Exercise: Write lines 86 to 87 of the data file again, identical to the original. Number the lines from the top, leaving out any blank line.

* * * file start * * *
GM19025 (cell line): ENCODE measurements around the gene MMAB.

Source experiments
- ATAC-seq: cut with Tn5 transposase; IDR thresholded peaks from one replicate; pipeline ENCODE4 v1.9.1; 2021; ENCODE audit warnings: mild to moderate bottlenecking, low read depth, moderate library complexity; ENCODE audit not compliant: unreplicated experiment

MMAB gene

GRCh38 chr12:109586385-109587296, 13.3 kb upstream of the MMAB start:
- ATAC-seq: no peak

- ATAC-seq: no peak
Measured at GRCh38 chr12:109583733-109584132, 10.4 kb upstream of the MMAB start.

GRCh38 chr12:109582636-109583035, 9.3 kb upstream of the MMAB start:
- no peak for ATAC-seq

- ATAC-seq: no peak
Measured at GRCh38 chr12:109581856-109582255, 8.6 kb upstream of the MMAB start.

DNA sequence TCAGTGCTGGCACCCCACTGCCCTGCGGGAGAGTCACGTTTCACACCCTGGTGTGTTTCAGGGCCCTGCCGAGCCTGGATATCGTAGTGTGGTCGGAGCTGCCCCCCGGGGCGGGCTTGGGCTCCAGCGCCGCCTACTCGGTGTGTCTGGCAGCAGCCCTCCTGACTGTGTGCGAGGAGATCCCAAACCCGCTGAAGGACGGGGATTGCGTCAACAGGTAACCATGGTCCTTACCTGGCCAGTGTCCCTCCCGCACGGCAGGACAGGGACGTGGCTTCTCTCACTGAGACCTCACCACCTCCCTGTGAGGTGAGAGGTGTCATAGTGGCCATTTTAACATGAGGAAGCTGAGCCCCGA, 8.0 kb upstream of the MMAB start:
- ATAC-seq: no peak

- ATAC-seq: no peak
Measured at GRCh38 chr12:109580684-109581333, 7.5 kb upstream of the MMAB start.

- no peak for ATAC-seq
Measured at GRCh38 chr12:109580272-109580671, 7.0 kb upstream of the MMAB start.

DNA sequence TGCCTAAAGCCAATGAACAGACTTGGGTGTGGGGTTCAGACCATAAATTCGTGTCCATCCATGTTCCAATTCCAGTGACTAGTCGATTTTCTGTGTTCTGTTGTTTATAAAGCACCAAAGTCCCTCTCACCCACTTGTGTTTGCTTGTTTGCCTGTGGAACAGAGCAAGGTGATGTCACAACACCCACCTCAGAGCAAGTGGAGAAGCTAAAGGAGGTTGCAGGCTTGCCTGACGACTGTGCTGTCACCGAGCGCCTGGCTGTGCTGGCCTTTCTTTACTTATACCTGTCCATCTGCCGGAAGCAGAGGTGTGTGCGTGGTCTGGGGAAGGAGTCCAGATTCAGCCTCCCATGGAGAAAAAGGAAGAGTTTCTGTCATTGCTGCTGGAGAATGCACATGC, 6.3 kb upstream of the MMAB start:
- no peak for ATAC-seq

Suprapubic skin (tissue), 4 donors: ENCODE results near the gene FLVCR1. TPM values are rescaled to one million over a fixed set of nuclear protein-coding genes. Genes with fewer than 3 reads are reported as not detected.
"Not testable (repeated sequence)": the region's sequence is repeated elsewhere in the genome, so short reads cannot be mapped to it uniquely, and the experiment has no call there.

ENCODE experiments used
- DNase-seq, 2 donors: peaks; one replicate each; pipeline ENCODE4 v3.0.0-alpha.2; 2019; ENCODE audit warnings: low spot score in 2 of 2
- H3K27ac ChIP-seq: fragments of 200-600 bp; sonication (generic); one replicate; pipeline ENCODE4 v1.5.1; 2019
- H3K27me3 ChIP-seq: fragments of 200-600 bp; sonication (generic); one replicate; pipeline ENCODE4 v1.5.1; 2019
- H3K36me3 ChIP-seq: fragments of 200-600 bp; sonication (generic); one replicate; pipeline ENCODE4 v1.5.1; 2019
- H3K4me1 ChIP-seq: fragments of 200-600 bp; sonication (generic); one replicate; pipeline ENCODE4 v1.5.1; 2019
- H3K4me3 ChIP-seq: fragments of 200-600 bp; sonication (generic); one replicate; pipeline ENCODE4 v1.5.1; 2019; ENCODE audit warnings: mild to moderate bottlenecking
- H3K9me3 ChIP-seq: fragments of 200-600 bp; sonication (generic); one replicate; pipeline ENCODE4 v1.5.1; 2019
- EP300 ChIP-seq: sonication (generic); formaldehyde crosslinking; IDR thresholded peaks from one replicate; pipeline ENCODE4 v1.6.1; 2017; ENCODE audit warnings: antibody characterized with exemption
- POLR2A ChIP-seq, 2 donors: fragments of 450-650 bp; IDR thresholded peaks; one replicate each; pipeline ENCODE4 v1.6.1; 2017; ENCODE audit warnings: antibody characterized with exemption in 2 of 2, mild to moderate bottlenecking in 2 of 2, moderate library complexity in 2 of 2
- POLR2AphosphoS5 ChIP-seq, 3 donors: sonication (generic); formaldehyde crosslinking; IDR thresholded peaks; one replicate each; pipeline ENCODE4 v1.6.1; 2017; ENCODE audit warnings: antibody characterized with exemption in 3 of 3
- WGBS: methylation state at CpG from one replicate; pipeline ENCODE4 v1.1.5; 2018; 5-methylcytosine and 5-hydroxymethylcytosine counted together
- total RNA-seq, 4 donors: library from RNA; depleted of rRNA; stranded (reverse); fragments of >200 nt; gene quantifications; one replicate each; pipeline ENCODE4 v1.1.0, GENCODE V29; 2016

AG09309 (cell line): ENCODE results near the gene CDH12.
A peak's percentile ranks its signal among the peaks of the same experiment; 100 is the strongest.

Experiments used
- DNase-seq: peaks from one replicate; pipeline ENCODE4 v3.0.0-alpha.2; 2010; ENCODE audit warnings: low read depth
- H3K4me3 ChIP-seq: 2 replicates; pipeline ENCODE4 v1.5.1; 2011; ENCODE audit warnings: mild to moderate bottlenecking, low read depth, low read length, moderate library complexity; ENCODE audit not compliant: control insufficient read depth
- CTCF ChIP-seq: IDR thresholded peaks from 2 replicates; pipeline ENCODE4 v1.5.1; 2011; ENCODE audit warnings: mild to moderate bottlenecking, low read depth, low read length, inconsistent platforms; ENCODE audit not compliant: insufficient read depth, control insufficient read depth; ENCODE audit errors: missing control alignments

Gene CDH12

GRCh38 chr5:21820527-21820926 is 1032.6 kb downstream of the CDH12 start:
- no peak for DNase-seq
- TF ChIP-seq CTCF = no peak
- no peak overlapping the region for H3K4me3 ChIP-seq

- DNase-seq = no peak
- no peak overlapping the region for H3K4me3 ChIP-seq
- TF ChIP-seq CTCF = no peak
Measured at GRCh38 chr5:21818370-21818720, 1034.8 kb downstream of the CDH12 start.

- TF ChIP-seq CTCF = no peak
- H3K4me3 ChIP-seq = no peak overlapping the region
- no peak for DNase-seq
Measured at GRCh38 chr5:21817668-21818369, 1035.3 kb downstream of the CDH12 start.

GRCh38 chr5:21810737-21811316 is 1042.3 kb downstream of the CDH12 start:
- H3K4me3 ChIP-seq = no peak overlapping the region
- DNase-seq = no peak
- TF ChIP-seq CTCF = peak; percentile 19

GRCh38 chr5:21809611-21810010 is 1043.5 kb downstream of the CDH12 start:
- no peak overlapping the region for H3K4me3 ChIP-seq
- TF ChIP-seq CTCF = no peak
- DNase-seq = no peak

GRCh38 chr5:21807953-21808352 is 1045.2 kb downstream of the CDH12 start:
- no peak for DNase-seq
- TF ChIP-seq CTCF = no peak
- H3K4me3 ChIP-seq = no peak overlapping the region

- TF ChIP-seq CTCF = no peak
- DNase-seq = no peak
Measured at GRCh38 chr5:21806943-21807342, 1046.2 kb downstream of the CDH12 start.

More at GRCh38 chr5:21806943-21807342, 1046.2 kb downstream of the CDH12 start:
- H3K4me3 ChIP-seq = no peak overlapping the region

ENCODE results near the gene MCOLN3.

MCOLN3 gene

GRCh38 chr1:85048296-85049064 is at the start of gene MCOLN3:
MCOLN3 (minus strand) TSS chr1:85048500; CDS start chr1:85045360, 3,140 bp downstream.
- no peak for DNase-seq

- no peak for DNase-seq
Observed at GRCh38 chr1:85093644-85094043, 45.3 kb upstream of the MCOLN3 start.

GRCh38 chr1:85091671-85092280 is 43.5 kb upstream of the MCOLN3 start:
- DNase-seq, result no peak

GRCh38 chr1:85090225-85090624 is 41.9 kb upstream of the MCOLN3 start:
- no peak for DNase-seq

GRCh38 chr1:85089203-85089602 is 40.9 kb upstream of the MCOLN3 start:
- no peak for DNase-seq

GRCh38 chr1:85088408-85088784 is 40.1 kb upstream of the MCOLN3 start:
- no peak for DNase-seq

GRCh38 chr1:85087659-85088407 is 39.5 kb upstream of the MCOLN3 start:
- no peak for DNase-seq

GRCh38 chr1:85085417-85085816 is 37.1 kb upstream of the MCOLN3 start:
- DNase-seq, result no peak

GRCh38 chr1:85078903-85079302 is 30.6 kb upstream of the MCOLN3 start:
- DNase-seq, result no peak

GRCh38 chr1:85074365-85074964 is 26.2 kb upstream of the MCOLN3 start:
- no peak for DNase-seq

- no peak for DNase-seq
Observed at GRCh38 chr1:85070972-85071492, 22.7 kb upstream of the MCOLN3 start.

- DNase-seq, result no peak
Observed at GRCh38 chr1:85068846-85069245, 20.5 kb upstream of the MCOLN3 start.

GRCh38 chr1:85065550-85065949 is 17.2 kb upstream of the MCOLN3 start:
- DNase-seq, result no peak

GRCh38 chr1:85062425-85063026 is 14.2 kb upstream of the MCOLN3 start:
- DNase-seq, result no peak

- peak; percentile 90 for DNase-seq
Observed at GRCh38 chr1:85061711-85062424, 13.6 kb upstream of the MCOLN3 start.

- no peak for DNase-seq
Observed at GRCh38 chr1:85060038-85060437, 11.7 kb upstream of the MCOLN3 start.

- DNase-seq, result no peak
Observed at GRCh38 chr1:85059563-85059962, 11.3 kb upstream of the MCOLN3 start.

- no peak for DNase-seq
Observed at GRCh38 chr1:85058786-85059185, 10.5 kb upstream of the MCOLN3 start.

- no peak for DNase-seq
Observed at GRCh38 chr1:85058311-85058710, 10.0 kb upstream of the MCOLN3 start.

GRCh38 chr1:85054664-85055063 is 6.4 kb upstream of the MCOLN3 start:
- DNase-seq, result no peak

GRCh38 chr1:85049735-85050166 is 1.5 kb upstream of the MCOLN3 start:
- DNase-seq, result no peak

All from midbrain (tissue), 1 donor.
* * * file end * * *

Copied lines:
- no peak for DNase-seq

GRCh38 chr1:85087659-85088407 is 39.5 kb upstream of the MCOLN3 start: